3. Ron Katz Avatar

    If I may continue…
    When people understand why they’re being asked to do things, they have a greater likelihood of doing them better and being successful. This is why it’s important to monitor individual employee performance.

    Remember, what gets monitored gets managed, and what gets managed gets done.

  4. Chuck Allen Avatar

    For certain categories of contributors, it isn’t impractical to roll-up individual contributions (results against plan) into measures against organizational goals/performance. However, to do this in a broad and deep way is of course a lot more challenging. If you started making the right correlations you might also have some insights into tuning competencies, who you hire, etc. This obviously isn’t easy stuff – a lot of analysis, development of algorithms, normalizing data, etc. If you’ll allow me a shameless plug, HR-XML is running a free webinar on Wednesday that is going to look at employee performance management integration. It is very early days for HR-XML’s EPM spec, but the certified implementer’s use case that we will review may some useful insights into how one might flexibly re-purpose EPM result data for other analytical purposes. We don’t yet have a documented implementation between an EPM and business performance management system, but this is one of the use cases we consider.

  5. systematicHR Avatar

    Chuck: I think you hit it on the head with the word “correlations.” We’re probably all thinking the same thing, but not quite saying it.

    Perhaps everyone is saying that no executive wants the detail, but they do want to see how performance, compensation, recruitment, benefit design, etc.. all correlate not only with each other, but also with overall corporate performance.

    I think that Ron hits this with the alignment message as well. Being aligned doesn’t mean that employee level performance results feed into the enterprise performance reports.

    That an executive want this, but not the minutia is something I can buy into.

    (BTW – nice hearing from you Chuck – it’s been a while)

  6. mike shoemaker Avatar
    mike shoemaker

    I tend to agree with your initial thoughts. I don’t know that a CEO is ever going to get terribly excited about the correlation between competency ratings and financial performance. In part because correlation doesn’t prove anything. If you’ll humor me, as a SVP of HR I would personally feel a bit silly implying that my new T&D initiative around “Managing for Results” is somehow responsible for X% of financial performance.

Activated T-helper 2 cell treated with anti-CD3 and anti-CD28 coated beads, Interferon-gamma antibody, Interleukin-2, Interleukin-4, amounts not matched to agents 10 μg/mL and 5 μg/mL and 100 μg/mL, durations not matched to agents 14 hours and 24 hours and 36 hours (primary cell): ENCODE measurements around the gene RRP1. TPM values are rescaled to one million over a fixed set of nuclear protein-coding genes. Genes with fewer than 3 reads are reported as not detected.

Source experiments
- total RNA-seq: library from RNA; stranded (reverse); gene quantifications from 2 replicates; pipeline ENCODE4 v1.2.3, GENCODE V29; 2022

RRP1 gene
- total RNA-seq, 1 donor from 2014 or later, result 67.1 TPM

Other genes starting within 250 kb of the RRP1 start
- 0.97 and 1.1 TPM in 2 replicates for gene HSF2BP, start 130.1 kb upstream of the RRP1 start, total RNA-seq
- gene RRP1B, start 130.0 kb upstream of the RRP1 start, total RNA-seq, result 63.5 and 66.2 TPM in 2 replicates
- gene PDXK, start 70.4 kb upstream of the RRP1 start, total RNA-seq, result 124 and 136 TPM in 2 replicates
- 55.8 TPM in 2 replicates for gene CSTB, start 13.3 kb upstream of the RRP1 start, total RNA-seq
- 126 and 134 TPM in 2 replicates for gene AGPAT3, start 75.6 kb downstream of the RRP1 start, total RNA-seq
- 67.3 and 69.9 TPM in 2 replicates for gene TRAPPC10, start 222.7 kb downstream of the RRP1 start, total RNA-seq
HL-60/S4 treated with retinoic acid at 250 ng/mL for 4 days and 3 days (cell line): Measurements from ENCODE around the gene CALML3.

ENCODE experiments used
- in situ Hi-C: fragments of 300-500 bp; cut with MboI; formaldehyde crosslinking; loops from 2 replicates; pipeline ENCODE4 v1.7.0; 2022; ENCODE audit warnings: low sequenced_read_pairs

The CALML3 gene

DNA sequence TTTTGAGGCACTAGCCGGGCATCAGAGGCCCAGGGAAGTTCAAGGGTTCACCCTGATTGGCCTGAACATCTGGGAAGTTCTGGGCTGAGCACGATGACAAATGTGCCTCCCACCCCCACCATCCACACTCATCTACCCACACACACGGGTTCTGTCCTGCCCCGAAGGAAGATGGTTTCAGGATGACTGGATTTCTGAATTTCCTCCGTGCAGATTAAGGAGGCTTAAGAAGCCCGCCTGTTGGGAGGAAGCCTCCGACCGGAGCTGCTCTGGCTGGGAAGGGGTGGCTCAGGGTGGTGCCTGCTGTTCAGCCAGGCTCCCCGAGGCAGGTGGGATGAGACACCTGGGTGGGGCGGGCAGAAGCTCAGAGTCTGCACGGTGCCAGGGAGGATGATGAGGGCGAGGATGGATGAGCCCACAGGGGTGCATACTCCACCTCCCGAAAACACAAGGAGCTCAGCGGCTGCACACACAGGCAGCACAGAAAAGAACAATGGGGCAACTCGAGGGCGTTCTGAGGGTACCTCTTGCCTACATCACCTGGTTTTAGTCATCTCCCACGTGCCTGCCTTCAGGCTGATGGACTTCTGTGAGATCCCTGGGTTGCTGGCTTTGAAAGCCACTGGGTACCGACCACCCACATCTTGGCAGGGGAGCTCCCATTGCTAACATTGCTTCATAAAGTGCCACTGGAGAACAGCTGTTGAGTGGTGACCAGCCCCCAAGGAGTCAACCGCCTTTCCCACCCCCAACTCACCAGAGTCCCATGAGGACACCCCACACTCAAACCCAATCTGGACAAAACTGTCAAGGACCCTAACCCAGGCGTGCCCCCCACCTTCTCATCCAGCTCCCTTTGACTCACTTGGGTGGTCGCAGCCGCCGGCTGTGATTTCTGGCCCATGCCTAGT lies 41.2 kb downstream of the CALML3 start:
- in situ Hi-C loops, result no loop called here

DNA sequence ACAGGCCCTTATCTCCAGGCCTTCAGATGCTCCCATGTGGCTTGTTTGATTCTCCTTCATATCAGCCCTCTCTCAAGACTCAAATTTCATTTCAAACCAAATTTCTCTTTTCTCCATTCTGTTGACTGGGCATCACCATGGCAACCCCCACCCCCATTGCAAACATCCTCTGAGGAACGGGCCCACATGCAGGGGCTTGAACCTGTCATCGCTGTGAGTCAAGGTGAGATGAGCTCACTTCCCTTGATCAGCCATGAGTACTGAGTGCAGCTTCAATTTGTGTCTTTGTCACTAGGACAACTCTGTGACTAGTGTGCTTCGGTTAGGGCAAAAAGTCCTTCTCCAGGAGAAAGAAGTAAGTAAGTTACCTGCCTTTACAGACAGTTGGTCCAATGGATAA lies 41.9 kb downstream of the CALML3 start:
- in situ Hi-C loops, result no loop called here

A CEO may (and should), however, be impressed that HR is performing more sophisticated analytics to, for example, target training at competencies that are shown to drive financial performance and strategic execution. It may even make her want to have her SVP play an active part when the executive team sits down next to discuss breaking into emerging markets.

  7. luis Avatar

    The whole point here is : what is Employee Performance Management today, from a software vendor point of view ? And what I see is just : are employees making their objectives, individually.

    But that is old economy. Today, there is no such thing as individual performance. We all perform within the limits of our organization and based on resources (people, teams, knowledge, capital, IT, ….) provided to us by this organization.

    Enterprise performance management does not need Individual Employee Performance Management.

    But, in the end, a business is just as good as its teams and communities and people are. It might be a good idea if HR and HR vendor forgot about segmenting and evaluating and thought about collaboration and development.